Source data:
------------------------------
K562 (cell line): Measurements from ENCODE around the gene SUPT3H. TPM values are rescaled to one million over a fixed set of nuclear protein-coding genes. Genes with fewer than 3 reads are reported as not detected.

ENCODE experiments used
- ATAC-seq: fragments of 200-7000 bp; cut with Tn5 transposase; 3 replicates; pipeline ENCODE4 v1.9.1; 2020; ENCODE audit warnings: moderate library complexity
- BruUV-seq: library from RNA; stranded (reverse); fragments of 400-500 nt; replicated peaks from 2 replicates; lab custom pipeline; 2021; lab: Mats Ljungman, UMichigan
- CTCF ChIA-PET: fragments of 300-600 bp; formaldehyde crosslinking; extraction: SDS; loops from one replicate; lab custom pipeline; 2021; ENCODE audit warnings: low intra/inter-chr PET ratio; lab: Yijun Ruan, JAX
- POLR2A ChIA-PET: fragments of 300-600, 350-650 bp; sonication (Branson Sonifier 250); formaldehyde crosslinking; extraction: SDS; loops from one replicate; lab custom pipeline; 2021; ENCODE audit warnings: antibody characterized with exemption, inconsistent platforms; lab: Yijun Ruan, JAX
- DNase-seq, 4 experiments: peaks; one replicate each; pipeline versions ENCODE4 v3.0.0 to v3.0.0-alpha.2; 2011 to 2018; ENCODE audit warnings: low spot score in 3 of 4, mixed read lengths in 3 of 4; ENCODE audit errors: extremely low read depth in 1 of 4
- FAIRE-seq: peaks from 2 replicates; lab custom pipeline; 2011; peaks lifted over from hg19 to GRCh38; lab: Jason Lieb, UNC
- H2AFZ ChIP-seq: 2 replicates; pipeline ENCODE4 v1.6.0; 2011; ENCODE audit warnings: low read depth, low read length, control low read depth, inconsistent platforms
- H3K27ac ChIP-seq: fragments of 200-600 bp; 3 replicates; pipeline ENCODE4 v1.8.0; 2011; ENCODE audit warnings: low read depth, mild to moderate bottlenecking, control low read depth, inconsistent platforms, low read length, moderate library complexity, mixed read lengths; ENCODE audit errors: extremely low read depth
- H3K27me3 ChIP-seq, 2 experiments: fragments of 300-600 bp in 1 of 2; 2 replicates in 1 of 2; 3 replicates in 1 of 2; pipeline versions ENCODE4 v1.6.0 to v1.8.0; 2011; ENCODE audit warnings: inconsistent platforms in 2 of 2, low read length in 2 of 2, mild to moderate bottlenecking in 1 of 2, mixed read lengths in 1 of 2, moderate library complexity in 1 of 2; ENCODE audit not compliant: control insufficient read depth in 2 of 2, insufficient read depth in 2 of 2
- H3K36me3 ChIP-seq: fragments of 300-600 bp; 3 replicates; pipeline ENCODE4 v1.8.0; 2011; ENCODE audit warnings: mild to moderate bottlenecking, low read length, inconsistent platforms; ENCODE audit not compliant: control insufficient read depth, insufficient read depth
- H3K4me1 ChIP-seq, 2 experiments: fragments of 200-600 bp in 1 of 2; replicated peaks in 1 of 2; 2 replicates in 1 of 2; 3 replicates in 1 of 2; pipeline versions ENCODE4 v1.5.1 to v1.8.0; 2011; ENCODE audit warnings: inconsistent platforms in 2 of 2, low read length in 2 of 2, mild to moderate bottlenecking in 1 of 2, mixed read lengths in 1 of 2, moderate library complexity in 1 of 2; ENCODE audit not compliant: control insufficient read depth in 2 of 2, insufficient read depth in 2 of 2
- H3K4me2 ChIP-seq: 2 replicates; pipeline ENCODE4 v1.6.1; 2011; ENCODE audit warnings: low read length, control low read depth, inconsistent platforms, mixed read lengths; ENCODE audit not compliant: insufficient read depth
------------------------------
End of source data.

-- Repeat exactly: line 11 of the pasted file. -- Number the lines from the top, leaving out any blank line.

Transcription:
- H3K27me3 ChIP-seq, 2 experiments: fragments of 300-600 bp in 1 of 2; 2 replicates in 1 of 2; 3 replicates in 1 of 2; pipeline versions ENCODE4 v1.6.0 to v1.8.0; 2011; ENCODE audit warnings: inconsistent platforms in 2 of 2, low read length in 2 of 2, mild to moderate bottlenecking in 1 of 2, mixed read lengths in 1 of 2, moderate library complexity in 1 of 2; ENCODE audit not compliant: control insufficient read depth in 2 of 2, insufficient read depth in 2 of 2